Government hands ICO data spot check powers
LONDON - The government has made a concession to the Information Commissioner's Office's request for stronger powers to combat breaches of data protection laws by the public and private sectors.
The government rejected the ICO's request last month, but following the crisis over its loss of unencrypted records on 25m Britons, the Government has been forced into giving the ICO the authority to carry out spot checks on government departments.
The information commissioner, Richard Thomas, wants wider powers, including the ability to carry out audits and inspections not just in government departments but in local government and private companies.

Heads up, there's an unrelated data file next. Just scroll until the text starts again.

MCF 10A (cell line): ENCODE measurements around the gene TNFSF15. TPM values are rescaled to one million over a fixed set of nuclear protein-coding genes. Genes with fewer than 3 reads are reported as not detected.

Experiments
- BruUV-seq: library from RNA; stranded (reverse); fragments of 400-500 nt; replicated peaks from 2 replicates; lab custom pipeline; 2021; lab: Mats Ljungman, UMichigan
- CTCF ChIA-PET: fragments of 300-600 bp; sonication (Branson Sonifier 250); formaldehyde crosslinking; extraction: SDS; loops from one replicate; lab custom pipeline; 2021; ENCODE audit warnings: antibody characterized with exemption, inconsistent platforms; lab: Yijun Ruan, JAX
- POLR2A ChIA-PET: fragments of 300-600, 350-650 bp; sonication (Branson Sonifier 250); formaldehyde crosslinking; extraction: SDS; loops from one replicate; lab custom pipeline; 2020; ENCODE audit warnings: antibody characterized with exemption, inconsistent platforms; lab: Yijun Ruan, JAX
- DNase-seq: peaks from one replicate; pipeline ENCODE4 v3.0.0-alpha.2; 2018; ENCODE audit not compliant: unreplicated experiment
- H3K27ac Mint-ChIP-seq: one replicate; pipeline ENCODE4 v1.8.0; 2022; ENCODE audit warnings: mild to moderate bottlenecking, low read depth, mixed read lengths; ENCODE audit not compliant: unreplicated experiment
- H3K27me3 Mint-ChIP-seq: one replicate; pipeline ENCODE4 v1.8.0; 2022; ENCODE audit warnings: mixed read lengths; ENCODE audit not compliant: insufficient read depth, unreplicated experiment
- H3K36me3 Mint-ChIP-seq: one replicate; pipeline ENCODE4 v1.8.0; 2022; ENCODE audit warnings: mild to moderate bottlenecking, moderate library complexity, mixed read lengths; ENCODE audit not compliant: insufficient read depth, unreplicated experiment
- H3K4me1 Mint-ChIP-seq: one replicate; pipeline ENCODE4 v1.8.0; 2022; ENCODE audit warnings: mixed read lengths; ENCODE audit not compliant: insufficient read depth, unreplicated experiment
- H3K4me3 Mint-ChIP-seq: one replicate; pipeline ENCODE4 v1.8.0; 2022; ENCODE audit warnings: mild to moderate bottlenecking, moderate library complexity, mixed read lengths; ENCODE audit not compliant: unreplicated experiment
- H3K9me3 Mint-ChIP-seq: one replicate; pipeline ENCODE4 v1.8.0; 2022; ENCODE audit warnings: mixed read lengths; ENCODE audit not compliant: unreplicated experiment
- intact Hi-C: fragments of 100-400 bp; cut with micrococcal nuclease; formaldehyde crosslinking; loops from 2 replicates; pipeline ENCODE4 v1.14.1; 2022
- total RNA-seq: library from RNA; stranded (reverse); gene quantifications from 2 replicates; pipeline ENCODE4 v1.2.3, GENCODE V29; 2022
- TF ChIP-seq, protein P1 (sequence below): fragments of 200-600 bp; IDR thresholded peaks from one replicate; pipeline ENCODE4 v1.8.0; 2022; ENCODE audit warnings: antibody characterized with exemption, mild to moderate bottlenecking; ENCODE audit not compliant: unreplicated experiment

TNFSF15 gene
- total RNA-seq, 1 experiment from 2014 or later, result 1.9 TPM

He also wants to have the power to bring criminal prosecutions for data protection breaches; currently he can only issue an enforcement notice, and if the organisation fails to comply, can prosecute it for a typical maximum fine of £5,000.
The admission on Tuesday, that the Revenue & Customs department had mislaid two discs full of 25m people's data, prompted a surge in calls to credit reference agencies Callcredit, Equifax and Experian.
It has also led to renewed questions about the Government's plans for a national identity card scheme.
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